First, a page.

(Reuters) - The Democratic Congressional Campaign Committee retracted statements it made linking Las Vegas Sands Chief Executive Sheldon Adelson with funds it said came from “Chinese prostitution money” and that it said had been contributed to Republican congressional candidates.
“In press statements issued on June 29 and July 2, 2012, the DCCC made unsubstantiated allegations that attacked Sheldon Adelson, a supporter of the opposing party,” the Democratic committee said in a statement. “This was wrong. The statements were untrue and unfair, and we retract them.”
The allegations came from a filing in Nevada state court in which Steven Jacobs, the former president of Sands China Ltd, alleged wrongful termination and asserted that he had seen documents in which Adelson “personally approved” what he called “a prostitution strategy” at the company’s casino operation in the Chinese special administrative region of Macau.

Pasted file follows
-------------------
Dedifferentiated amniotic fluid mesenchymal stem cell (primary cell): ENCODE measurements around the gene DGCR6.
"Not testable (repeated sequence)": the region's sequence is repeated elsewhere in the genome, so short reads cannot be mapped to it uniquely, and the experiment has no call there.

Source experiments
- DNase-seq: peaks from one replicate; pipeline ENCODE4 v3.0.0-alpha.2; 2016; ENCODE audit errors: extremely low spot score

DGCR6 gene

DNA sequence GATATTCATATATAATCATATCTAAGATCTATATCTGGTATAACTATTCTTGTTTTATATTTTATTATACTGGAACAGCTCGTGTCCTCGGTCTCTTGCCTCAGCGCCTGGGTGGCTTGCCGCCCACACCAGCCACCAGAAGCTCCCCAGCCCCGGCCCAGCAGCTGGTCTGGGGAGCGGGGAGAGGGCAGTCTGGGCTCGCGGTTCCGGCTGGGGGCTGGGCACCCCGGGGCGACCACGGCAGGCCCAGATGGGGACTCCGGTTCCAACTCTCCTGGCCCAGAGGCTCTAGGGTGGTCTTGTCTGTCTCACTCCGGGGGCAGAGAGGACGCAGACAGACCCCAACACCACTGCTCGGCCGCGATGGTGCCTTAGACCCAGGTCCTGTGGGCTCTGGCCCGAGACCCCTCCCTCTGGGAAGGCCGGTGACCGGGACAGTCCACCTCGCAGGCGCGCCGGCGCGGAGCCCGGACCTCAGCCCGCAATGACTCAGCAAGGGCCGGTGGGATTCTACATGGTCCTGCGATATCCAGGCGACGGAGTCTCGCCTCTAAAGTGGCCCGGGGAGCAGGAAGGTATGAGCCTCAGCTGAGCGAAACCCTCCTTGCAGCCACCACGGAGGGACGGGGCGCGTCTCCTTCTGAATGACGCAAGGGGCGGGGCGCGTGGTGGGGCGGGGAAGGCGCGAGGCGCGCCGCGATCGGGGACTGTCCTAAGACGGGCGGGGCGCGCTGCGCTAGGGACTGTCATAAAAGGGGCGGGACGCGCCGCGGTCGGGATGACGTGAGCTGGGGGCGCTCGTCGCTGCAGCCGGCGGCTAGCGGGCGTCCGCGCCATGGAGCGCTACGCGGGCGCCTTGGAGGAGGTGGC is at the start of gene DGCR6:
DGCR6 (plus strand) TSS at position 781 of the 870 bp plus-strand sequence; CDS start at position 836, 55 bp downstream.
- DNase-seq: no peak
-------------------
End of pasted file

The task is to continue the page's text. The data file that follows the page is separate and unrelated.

In a July 16 letter to the DCCC, attorneys for Adelson, 78, demanded that the committee retract the allegations and apologize to Adelson.
“Mr. Adelson does not tolerate prostitution, let alone, as you have said, make money from it,” the attorneys wrote. “The fact is that Mr. Adelson has consistently objected to and maintained a strong policy against prostitution.”
On July 20, Adelson filed suit in a Florida state court, claiming defamation against Jacobs and seeking unspecified damages for statements that his suit said “impugn Mr. Adelson’s integrity and harm his reputation.”
Adelson is a major contributor to Republican candidates and is the largest individual donor to presumed Republican presidential candidate Mitt Romney. He and his wife Miriam contributed $10 million to a political action committee that backs Romney.
District Court Judge Elizabeth Gonzalez has scheduled an August 30 hearing to decide whether Las Vegas Sands Corp withheld financial documents in the wrongful termination case brought by Jacobs.
Reporting by Ronald Grover and Sue Zeidler in Los Angeles; Editing by Lisa Shumaker